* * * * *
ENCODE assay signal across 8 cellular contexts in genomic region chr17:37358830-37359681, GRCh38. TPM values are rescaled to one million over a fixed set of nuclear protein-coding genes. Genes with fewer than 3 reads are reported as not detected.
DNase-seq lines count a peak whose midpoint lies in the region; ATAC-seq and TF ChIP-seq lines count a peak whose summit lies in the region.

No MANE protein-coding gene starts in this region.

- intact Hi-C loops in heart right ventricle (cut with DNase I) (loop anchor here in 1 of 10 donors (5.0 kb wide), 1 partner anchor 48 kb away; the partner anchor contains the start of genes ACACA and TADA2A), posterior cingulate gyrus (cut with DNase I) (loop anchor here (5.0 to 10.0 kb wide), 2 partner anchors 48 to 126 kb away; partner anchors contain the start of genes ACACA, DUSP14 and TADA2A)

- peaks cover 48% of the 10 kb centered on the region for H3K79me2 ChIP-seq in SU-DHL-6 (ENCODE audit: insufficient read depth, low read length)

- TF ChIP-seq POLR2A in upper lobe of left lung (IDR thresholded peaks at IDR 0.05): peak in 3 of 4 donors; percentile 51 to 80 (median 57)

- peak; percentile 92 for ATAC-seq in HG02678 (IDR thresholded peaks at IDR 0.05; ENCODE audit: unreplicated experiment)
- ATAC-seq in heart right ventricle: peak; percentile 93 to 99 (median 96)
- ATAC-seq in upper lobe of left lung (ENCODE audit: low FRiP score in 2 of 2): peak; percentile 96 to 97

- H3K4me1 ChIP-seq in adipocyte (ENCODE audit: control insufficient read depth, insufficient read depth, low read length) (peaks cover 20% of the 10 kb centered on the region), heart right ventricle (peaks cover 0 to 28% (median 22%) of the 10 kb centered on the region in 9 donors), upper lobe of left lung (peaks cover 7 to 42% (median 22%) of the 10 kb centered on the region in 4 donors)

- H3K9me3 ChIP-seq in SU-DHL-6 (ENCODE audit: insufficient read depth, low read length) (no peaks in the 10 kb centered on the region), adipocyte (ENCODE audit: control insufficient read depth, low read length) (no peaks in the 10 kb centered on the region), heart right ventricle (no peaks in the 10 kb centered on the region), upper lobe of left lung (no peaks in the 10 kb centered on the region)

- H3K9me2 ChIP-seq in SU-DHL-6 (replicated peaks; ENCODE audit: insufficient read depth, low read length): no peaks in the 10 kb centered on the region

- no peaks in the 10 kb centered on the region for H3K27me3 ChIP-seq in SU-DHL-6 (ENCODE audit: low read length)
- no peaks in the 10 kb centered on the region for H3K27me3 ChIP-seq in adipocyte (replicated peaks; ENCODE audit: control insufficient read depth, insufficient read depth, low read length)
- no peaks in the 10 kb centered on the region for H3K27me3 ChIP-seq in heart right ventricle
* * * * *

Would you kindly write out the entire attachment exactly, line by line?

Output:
ENCODE assay signal across 8 cellular contexts in genomic region chr17:37358830-37359681, GRCh38. TPM values are rescaled to one million over a fixed set of nuclear protein-coding genes. Genes with fewer than 3 reads are reported as not detected.
DNase-seq lines count a peak whose midpoint lies in the region; ATAC-seq and TF ChIP-seq lines count a peak whose summit lies in the region.

No MANE protein-coding gene starts in this region.

- intact Hi-C loops in heart right ventricle (cut with DNase I) (loop anchor here in 1 of 10 donors (5.0 kb wide), 1 partner anchor 48 kb away; the partner anchor contains the start of genes ACACA and TADA2A), posterior cingulate gyrus (cut with DNase I) (loop anchor here (5.0 to 10.0 kb wide), 2 partner anchors 48 to 126 kb away; partner anchors contain the start of genes ACACA, DUSP14 and TADA2A)

- peaks cover 48% of the 10 kb centered on the region for H3K79me2 ChIP-seq in SU-DHL-6 (ENCODE audit: insufficient read depth, low read length)

- TF ChIP-seq POLR2A in upper lobe of left lung (IDR thresholded peaks at IDR 0.05): peak in 3 of 4 donors; percentile 51 to 80 (median 57)

- peak; percentile 92 for ATAC-seq in HG02678 (IDR thresholded peaks at IDR 0.05; ENCODE audit: unreplicated experiment)
- ATAC-seq in heart right ventricle: peak; percentile 93 to 99 (median 96)
- ATAC-seq in upper lobe of left lung (ENCODE audit: low FRiP score in 2 of 2): peak; percentile 96 to 97

- H3K4me1 ChIP-seq in adipocyte (ENCODE audit: control insufficient read depth, insufficient read depth, low read length) (peaks cover 20% of the 10 kb centered on the region), heart right ventricle (peaks cover 0 to 28% (median 22%) of the 10 kb centered on the region in 9 donors), upper lobe of left lung (peaks cover 7 to 42% (median 22%) of the 10 kb centered on the region in 4 donors)

- H3K9me3 ChIP-seq in SU-DHL-6 (ENCODE audit: insufficient read depth, low read length) (no peaks in the 10 kb centered on the region), adipocyte (ENCODE audit: control insufficient read depth, low read length) (no peaks in the 10 kb centered on the region), heart right ventricle (no peaks in the 10 kb centered on the region), upper lobe of left lung (no peaks in the 10 kb centered on the region)

- H3K9me2 ChIP-seq in SU-DHL-6 (replicated peaks; ENCODE audit: insufficient read depth, low read length): no peaks in the 10 kb centered on the region

- no peaks in the 10 kb centered on the region for H3K27me3 ChIP-seq in SU-DHL-6 (ENCODE audit: low read length)
- no peaks in the 10 kb centered on the region for H3K27me3 ChIP-seq in adipocyte (replicated peaks; ENCODE audit: control insufficient read depth, insufficient read depth, low read length)
- no peaks in the 10 kb centered on the region for H3K27me3 ChIP-seq in heart right ventricle